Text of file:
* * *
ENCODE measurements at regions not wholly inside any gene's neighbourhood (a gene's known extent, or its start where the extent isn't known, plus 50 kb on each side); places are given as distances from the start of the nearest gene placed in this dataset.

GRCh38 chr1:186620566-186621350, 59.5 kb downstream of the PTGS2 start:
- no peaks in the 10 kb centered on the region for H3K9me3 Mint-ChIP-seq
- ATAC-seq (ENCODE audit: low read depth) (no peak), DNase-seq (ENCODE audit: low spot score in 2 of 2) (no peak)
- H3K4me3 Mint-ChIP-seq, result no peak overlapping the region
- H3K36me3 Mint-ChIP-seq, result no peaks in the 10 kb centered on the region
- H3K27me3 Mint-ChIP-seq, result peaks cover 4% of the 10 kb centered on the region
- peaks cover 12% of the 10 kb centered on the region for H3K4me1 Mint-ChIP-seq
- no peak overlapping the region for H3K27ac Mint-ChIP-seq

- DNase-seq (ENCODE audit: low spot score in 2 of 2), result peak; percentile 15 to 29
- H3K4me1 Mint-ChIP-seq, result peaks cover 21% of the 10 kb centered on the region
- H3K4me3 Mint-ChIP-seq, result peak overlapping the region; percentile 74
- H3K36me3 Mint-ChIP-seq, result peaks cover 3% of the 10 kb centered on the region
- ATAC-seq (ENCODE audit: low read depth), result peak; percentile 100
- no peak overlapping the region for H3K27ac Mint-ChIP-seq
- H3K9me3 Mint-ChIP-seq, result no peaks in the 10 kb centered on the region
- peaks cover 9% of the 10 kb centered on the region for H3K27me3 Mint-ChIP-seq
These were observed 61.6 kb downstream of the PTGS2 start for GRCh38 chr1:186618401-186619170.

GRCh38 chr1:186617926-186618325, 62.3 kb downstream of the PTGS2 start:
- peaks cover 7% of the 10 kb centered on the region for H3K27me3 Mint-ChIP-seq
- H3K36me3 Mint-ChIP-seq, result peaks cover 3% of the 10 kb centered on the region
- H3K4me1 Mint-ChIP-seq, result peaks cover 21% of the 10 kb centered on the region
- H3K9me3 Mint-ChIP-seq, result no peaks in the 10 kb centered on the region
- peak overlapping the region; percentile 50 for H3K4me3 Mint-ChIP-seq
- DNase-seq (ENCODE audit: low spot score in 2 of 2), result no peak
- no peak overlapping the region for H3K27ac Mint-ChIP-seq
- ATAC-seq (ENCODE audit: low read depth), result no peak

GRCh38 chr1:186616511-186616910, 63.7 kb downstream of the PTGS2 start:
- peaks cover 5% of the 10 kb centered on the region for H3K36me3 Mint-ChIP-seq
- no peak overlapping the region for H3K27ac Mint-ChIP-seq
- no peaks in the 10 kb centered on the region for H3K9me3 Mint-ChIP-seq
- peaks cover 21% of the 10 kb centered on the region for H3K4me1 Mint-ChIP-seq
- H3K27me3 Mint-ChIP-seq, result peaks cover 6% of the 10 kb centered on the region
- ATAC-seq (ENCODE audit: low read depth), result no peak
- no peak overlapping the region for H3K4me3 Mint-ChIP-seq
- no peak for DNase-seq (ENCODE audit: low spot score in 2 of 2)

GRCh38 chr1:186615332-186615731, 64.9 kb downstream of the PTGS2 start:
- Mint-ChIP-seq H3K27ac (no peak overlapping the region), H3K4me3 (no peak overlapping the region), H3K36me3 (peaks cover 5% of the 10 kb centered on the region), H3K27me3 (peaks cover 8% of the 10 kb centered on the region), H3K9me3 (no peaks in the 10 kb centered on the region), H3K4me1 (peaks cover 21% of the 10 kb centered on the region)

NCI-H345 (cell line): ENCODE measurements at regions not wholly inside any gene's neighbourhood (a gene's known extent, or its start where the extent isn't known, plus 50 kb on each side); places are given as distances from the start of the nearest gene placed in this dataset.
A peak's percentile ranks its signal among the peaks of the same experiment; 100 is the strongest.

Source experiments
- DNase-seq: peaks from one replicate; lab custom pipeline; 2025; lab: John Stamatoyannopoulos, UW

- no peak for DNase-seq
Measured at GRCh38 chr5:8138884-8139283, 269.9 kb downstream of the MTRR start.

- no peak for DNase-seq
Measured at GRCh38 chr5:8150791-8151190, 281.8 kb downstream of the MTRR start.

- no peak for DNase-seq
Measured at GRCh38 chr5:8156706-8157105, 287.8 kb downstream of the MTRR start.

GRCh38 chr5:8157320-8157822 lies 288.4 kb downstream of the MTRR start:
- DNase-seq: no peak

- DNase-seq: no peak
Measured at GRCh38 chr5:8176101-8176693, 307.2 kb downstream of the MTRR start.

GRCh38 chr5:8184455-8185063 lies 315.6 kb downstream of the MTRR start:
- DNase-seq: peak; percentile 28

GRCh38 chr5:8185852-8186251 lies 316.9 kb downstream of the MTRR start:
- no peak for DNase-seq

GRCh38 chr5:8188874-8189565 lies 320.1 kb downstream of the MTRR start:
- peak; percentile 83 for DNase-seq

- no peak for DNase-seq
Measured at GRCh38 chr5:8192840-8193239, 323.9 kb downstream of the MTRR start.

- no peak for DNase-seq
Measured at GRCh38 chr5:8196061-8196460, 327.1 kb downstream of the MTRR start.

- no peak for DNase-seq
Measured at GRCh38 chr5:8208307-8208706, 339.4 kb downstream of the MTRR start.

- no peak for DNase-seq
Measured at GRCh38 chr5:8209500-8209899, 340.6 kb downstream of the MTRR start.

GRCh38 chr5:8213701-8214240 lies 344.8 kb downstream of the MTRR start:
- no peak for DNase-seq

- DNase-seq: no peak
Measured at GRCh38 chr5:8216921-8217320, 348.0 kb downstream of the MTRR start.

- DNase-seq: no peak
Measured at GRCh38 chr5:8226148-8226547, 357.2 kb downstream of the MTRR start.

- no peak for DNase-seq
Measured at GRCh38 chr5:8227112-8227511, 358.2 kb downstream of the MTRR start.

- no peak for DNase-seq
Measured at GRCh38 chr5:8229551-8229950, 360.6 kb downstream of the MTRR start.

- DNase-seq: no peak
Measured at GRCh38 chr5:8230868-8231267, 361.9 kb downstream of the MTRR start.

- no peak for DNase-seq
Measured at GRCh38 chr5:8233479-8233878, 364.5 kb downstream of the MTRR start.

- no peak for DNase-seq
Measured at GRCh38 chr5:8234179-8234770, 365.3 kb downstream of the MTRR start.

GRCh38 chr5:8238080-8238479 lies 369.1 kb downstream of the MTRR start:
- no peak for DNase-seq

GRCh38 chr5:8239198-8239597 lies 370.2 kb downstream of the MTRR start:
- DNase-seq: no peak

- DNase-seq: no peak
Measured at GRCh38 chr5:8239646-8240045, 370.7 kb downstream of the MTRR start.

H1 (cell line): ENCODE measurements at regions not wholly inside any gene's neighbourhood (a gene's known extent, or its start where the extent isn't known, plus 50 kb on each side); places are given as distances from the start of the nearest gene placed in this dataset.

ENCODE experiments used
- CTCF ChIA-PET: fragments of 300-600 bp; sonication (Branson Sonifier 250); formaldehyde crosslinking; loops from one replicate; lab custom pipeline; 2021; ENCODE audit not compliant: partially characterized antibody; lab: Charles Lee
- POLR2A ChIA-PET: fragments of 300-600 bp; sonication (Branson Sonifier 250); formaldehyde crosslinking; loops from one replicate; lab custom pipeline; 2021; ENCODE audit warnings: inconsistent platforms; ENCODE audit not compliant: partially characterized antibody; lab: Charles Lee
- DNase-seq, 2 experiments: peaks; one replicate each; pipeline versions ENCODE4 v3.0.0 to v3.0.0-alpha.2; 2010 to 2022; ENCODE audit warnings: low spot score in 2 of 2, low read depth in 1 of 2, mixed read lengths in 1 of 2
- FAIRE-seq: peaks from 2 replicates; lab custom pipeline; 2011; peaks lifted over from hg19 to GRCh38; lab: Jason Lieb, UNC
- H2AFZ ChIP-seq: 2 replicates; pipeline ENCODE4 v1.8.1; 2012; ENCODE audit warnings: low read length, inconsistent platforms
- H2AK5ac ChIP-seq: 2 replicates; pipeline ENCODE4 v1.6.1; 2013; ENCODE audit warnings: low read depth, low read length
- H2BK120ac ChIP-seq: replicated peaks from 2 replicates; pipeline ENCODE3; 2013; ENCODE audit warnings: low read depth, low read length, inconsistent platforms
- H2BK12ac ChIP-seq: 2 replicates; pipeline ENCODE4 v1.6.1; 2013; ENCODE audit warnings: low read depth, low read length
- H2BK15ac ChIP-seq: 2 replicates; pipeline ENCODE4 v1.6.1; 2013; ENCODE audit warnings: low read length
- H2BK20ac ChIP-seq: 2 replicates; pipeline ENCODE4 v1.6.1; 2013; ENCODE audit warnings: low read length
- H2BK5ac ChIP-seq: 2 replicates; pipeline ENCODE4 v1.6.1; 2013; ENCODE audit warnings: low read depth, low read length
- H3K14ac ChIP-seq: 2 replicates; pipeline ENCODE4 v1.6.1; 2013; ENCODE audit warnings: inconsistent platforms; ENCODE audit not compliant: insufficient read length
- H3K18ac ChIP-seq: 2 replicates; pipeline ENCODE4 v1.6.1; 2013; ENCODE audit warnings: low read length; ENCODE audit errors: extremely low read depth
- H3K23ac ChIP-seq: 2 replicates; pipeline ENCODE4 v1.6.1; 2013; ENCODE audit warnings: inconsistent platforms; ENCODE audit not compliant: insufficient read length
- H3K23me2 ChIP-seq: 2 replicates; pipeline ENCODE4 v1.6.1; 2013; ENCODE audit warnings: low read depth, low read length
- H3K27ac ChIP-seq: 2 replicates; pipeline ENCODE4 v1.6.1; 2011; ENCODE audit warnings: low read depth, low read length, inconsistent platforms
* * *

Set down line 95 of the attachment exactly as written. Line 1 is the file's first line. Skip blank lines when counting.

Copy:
- H2AFZ ChIP-seq: 2 replicates; pipeline ENCODE4 v1.8.1; 2012; ENCODE audit warnings: low read length, inconsistent platforms